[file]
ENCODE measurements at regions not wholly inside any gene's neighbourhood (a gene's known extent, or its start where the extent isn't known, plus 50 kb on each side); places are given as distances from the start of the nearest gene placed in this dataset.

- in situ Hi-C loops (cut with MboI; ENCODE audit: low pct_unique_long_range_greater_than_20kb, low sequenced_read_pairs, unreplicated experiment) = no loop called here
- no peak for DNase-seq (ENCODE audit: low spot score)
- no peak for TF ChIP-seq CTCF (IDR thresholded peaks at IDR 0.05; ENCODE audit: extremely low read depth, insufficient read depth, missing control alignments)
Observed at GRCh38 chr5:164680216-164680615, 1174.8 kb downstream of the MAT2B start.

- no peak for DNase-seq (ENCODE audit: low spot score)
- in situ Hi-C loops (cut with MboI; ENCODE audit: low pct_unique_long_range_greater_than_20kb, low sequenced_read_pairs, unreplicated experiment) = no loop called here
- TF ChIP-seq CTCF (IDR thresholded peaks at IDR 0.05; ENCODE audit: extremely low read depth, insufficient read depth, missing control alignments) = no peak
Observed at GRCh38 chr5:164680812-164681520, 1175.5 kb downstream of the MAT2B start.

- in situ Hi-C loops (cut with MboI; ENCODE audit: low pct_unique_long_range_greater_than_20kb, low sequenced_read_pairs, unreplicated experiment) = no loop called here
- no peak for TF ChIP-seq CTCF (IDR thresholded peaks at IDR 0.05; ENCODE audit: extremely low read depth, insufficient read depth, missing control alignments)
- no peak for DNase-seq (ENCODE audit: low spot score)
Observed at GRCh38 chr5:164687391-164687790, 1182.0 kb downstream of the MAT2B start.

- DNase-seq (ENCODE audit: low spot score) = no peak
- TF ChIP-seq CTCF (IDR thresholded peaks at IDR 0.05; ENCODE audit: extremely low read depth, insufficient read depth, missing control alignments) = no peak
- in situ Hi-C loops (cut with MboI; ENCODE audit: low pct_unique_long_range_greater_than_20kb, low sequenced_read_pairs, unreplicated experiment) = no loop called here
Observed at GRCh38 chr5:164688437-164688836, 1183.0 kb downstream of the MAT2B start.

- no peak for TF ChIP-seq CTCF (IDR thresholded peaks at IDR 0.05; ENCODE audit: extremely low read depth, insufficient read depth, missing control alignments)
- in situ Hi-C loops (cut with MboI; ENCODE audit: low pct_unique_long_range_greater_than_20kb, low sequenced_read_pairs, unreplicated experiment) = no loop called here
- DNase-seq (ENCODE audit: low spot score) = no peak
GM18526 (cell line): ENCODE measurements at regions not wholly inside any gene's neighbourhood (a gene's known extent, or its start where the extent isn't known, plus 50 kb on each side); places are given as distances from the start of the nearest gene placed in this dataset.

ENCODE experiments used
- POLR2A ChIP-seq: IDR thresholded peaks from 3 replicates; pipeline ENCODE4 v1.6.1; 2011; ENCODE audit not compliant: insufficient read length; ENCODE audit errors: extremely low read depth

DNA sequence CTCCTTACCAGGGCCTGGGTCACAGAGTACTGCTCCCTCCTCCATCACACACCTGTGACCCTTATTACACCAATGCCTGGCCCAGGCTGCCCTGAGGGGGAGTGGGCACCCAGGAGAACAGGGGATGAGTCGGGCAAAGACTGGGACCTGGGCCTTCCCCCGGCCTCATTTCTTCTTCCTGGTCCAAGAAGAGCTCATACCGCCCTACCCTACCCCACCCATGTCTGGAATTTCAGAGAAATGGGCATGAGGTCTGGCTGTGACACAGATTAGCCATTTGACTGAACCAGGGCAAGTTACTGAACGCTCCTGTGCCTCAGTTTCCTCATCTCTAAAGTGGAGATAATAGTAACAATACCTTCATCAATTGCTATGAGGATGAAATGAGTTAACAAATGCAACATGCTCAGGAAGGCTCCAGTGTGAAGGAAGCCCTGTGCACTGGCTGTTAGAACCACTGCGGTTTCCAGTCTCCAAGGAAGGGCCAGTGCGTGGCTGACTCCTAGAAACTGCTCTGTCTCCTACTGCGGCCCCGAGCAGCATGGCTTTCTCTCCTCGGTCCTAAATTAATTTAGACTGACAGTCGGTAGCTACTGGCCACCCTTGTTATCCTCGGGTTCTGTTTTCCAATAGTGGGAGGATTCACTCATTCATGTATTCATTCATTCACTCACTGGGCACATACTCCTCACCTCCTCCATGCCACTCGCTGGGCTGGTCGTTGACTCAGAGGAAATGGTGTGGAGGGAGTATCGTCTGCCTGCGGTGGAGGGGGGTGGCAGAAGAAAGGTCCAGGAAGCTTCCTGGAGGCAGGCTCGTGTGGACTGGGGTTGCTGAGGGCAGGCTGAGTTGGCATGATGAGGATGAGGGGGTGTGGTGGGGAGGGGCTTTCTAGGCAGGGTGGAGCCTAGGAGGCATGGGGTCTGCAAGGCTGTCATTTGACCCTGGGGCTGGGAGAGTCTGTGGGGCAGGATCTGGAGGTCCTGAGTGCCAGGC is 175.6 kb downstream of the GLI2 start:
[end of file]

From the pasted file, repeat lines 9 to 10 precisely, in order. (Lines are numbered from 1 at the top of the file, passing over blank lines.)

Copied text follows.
Observed at GRCh38 chr5:164680812-164681520, 1175.5 kb downstream of the MAT2B start.

- in situ Hi-C loops (cut with MboI; ENCODE audit: low pct_unique_long_range_greater_than_20kb, low sequenced_read_pairs, unreplicated experiment) = no loop called here